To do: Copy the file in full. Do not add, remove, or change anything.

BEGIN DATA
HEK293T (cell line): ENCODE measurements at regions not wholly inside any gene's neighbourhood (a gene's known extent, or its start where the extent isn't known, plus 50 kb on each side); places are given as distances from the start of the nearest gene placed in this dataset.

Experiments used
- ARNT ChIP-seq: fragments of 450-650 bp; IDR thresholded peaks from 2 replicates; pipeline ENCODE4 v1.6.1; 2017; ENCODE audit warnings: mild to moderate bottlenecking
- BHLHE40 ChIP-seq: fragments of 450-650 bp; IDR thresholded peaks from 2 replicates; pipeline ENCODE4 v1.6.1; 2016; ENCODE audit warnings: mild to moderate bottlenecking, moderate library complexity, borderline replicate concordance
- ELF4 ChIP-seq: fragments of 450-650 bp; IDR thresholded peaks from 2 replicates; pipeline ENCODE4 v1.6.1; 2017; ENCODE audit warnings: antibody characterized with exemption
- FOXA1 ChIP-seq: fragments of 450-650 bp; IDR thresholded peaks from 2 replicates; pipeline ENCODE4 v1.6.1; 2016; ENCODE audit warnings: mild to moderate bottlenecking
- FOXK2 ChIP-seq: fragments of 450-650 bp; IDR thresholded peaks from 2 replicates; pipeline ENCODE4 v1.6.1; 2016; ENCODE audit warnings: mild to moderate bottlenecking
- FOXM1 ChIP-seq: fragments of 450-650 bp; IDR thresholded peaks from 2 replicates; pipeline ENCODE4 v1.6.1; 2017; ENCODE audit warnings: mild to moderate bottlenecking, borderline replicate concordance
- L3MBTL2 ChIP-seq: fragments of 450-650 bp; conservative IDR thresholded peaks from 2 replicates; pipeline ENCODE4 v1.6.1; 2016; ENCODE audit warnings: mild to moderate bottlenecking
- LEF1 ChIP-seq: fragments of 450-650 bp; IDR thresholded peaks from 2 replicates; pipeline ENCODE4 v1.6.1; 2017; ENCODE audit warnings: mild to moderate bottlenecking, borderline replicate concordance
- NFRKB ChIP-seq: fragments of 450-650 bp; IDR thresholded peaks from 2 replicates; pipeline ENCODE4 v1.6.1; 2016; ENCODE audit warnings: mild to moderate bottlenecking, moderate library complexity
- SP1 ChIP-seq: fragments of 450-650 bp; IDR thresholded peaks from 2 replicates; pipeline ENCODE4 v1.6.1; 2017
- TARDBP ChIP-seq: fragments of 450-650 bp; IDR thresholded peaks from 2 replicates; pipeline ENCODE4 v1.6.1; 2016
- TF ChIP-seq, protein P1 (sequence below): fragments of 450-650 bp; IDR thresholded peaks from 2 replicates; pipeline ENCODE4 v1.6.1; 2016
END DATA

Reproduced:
HEK293T (cell line): ENCODE measurements at regions not wholly inside any gene's neighbourhood (a gene's known extent, or its start where the extent isn't known, plus 50 kb on each side); places are given as distances from the start of the nearest gene placed in this dataset.

Experiments used
- ARNT ChIP-seq: fragments of 450-650 bp; IDR thresholded peaks from 2 replicates; pipeline ENCODE4 v1.6.1; 2017; ENCODE audit warnings: mild to moderate bottlenecking
- BHLHE40 ChIP-seq: fragments of 450-650 bp; IDR thresholded peaks from 2 replicates; pipeline ENCODE4 v1.6.1; 2016; ENCODE audit warnings: mild to moderate bottlenecking, moderate library complexity, borderline replicate concordance
- ELF4 ChIP-seq: fragments of 450-650 bp; IDR thresholded peaks from 2 replicates; pipeline ENCODE4 v1.6.1; 2017; ENCODE audit warnings: antibody characterized with exemption
- FOXA1 ChIP-seq: fragments of 450-650 bp; IDR thresholded peaks from 2 replicates; pipeline ENCODE4 v1.6.1; 2016; ENCODE audit warnings: mild to moderate bottlenecking
- FOXK2 ChIP-seq: fragments of 450-650 bp; IDR thresholded peaks from 2 replicates; pipeline ENCODE4 v1.6.1; 2016; ENCODE audit warnings: mild to moderate bottlenecking
- FOXM1 ChIP-seq: fragments of 450-650 bp; IDR thresholded peaks from 2 replicates; pipeline ENCODE4 v1.6.1; 2017; ENCODE audit warnings: mild to moderate bottlenecking, borderline replicate concordance
- L3MBTL2 ChIP-seq: fragments of 450-650 bp; conservative IDR thresholded peaks from 2 replicates; pipeline ENCODE4 v1.6.1; 2016; ENCODE audit warnings: mild to moderate bottlenecking
- LEF1 ChIP-seq: fragments of 450-650 bp; IDR thresholded peaks from 2 replicates; pipeline ENCODE4 v1.6.1; 2017; ENCODE audit warnings: mild to moderate bottlenecking, borderline replicate concordance
- NFRKB ChIP-seq: fragments of 450-650 bp; IDR thresholded peaks from 2 replicates; pipeline ENCODE4 v1.6.1; 2016; ENCODE audit warnings: mild to moderate bottlenecking, moderate library complexity
- SP1 ChIP-seq: fragments of 450-650 bp; IDR thresholded peaks from 2 replicates; pipeline ENCODE4 v1.6.1; 2017
- TARDBP ChIP-seq: fragments of 450-650 bp; IDR thresholded peaks from 2 replicates; pipeline ENCODE4 v1.6.1; 2016
- TF ChIP-seq, protein P1 (sequence below): fragments of 450-650 bp; IDR thresholded peaks from 2 replicates; pipeline ENCODE4 v1.6.1; 2016